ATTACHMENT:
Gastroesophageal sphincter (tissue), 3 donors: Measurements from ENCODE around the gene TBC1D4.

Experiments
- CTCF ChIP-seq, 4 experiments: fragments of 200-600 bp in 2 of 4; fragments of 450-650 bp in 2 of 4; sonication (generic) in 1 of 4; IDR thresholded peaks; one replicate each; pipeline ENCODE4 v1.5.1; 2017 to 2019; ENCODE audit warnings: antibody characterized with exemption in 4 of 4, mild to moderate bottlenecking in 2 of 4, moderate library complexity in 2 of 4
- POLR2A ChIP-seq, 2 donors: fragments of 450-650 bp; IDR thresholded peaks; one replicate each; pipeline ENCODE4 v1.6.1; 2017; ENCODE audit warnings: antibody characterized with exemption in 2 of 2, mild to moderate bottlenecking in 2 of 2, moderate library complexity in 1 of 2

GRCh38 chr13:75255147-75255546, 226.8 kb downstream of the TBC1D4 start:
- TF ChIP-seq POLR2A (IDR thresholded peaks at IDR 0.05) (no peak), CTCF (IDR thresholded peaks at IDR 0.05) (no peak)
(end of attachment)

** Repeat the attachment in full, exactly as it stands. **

Gastroesophageal sphincter (tissue), 3 donors: Measurements from ENCODE around the gene TBC1D4.

Experiments
- CTCF ChIP-seq, 4 experiments: fragments of 200-600 bp in 2 of 4; fragments of 450-650 bp in 2 of 4; sonication (generic) in 1 of 4; IDR thresholded peaks; one replicate each; pipeline ENCODE4 v1.5.1; 2017 to 2019; ENCODE audit warnings: antibody characterized with exemption in 4 of 4, mild to moderate bottlenecking in 2 of 4, moderate library complexity in 2 of 4
- POLR2A ChIP-seq, 2 donors: fragments of 450-650 bp; IDR thresholded peaks; one replicate each; pipeline ENCODE4 v1.6.1; 2017; ENCODE audit warnings: antibody characterized with exemption in 2 of 2, mild to moderate bottlenecking in 2 of 2, moderate library complexity in 1 of 2

GRCh38 chr13:75255147-75255546, 226.8 kb downstream of the TBC1D4 start:
- TF ChIP-seq POLR2A (IDR thresholded peaks at IDR 0.05) (no peak), CTCF (IDR thresholded peaks at IDR 0.05) (no peak)